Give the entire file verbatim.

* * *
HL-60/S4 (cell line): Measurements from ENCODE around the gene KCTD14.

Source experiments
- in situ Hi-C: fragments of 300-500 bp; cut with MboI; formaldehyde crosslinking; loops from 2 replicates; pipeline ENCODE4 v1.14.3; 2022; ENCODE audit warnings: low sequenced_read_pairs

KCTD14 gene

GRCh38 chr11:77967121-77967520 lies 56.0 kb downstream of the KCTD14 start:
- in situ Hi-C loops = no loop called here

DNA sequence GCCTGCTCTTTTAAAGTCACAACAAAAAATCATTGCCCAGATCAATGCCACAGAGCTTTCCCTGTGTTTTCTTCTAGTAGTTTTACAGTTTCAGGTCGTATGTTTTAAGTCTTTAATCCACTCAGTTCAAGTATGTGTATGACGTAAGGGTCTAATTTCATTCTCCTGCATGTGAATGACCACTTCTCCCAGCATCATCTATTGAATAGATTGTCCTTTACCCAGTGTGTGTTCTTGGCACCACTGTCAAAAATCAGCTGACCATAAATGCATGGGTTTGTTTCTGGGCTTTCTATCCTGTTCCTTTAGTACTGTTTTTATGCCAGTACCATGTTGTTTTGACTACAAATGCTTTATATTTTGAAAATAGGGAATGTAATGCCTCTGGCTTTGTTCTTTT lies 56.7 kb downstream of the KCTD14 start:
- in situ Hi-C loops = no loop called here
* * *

HL-60/S4 (cell line): Measurements from ENCODE around the gene KCTD14.

Source experiments
- in situ Hi-C: fragments of 300-500 bp; cut with MboI; formaldehyde crosslinking; loops from 2 replicates; pipeline ENCODE4 v1.14.3; 2022; ENCODE audit warnings: low sequenced_read_pairs

KCTD14 gene

GRCh38 chr11:77967121-77967520 lies 56.0 kb downstream of the KCTD14 start:
- in situ Hi-C loops = no loop called here

DNA sequence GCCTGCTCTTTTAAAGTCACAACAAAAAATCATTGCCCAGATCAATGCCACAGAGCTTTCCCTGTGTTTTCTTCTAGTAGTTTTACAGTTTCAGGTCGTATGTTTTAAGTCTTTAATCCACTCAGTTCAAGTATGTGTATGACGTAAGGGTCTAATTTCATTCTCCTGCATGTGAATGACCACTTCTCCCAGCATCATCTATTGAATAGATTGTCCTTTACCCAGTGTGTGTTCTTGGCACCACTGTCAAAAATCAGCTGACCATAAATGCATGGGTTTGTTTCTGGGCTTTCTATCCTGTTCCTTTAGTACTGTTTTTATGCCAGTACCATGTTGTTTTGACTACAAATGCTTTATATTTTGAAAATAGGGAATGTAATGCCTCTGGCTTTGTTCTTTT lies 56.7 kb downstream of the KCTD14 start:
- in situ Hi-C loops = no loop called here